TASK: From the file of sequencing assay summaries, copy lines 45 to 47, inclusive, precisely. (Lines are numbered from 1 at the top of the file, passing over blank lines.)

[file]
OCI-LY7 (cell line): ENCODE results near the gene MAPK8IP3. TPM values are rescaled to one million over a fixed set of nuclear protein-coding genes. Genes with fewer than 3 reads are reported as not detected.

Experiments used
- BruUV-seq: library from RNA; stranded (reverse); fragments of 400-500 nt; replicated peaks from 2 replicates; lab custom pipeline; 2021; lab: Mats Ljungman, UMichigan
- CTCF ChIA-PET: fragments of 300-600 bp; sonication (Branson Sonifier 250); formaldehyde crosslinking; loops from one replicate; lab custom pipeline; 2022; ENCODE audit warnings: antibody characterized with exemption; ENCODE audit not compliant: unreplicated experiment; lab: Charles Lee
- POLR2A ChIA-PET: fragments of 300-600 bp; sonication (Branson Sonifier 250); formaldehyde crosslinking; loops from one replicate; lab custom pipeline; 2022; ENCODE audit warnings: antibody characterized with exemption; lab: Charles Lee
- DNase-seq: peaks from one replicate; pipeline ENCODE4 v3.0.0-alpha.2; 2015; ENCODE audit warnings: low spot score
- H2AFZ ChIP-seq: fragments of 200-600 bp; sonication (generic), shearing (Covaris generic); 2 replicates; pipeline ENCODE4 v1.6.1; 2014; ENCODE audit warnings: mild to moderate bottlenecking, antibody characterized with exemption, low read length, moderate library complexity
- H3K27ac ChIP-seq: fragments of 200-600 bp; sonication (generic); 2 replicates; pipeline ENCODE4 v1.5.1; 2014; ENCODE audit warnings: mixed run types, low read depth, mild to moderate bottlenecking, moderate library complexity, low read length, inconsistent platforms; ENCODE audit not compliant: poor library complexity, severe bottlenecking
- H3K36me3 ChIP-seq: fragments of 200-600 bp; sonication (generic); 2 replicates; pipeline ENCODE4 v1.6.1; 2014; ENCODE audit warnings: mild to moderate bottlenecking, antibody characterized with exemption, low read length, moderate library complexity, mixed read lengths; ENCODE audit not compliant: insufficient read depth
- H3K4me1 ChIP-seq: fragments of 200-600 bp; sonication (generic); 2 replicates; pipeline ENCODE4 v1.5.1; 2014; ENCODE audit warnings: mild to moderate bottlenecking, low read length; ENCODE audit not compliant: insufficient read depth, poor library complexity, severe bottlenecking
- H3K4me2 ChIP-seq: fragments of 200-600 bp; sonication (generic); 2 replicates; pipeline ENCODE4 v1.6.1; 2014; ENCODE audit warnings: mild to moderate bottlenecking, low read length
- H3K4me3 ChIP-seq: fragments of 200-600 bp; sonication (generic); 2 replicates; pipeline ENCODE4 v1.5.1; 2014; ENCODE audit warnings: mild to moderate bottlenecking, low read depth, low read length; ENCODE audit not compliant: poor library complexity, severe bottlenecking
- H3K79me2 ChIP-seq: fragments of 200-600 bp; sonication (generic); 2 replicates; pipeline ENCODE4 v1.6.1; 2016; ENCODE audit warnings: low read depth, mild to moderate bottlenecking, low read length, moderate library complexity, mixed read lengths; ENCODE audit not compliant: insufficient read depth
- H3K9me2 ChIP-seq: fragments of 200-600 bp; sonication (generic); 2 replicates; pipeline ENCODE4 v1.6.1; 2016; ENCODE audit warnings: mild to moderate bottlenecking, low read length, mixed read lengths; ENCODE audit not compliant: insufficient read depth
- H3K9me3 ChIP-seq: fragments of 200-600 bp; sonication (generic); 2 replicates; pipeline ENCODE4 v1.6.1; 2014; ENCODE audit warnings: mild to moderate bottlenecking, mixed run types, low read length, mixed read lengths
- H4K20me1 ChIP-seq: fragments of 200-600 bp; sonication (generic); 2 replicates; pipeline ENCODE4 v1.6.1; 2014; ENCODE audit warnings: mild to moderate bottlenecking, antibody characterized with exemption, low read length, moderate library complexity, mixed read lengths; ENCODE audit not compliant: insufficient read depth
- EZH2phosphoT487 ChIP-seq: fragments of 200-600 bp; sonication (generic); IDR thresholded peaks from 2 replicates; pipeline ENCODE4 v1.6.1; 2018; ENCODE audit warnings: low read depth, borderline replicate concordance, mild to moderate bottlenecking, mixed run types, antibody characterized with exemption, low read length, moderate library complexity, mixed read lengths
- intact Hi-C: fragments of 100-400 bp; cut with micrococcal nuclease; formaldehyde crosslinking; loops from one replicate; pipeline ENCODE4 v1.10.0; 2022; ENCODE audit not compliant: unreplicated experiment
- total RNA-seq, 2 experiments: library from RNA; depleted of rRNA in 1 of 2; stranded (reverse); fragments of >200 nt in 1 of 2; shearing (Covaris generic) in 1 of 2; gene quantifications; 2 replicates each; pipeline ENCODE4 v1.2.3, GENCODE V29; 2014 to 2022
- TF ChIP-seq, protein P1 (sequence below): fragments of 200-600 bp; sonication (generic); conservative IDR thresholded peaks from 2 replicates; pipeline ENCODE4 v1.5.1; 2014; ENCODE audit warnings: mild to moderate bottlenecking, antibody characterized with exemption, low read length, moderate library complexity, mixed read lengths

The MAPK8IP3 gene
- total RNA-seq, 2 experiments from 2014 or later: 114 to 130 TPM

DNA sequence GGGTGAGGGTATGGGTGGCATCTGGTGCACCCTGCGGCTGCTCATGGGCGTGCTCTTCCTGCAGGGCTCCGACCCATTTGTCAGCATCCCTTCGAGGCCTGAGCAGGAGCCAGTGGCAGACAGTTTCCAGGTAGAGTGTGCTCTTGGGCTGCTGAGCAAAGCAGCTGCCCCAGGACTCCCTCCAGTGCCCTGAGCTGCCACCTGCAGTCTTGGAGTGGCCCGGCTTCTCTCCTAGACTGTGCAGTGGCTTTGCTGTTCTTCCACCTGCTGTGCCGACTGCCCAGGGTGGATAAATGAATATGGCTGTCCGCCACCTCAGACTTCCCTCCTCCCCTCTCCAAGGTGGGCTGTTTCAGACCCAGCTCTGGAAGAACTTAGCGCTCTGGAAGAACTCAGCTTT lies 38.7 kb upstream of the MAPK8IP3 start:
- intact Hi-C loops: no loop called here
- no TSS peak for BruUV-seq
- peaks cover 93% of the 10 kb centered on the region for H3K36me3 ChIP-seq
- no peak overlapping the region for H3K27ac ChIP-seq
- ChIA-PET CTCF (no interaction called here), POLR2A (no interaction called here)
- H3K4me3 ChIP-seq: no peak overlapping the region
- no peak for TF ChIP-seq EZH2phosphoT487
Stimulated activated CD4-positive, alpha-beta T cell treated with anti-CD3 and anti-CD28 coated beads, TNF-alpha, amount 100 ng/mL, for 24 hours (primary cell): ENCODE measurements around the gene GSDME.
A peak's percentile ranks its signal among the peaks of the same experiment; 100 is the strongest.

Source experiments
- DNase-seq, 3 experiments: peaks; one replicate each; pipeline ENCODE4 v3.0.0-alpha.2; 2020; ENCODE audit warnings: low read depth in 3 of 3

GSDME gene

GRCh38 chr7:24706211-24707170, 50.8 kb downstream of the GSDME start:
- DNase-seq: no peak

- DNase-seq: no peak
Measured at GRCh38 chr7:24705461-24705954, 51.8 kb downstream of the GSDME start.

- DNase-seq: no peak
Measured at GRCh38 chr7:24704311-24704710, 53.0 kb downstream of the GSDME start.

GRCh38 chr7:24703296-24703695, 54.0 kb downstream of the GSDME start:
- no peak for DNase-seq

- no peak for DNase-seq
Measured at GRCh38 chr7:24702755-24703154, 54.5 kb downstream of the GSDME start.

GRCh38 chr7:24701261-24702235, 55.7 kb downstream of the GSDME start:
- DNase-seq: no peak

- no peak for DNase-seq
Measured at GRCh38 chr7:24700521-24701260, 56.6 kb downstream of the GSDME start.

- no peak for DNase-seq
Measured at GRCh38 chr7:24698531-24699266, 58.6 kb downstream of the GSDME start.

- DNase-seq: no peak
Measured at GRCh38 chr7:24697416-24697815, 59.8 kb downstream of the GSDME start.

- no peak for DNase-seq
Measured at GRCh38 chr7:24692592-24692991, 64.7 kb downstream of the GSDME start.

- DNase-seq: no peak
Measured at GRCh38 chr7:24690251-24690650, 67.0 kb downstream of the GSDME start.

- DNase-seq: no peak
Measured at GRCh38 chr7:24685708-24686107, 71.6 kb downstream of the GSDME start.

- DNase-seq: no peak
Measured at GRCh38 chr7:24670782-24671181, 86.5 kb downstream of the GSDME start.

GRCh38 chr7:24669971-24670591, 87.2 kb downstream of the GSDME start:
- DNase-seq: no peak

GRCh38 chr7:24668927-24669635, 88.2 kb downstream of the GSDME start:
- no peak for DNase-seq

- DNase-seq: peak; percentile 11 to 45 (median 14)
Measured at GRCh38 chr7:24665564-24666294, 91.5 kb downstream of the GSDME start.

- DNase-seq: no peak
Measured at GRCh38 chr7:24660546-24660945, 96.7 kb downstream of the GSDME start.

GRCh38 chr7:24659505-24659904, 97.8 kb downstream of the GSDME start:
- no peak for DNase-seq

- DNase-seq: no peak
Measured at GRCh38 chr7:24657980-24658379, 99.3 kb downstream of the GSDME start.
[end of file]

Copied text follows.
Measured at GRCh38 chr7:24702755-24703154, 54.5 kb downstream of the GSDME start.

GRCh38 chr7:24701261-24702235, 55.7 kb downstream of the GSDME start:
- DNase-seq: no peak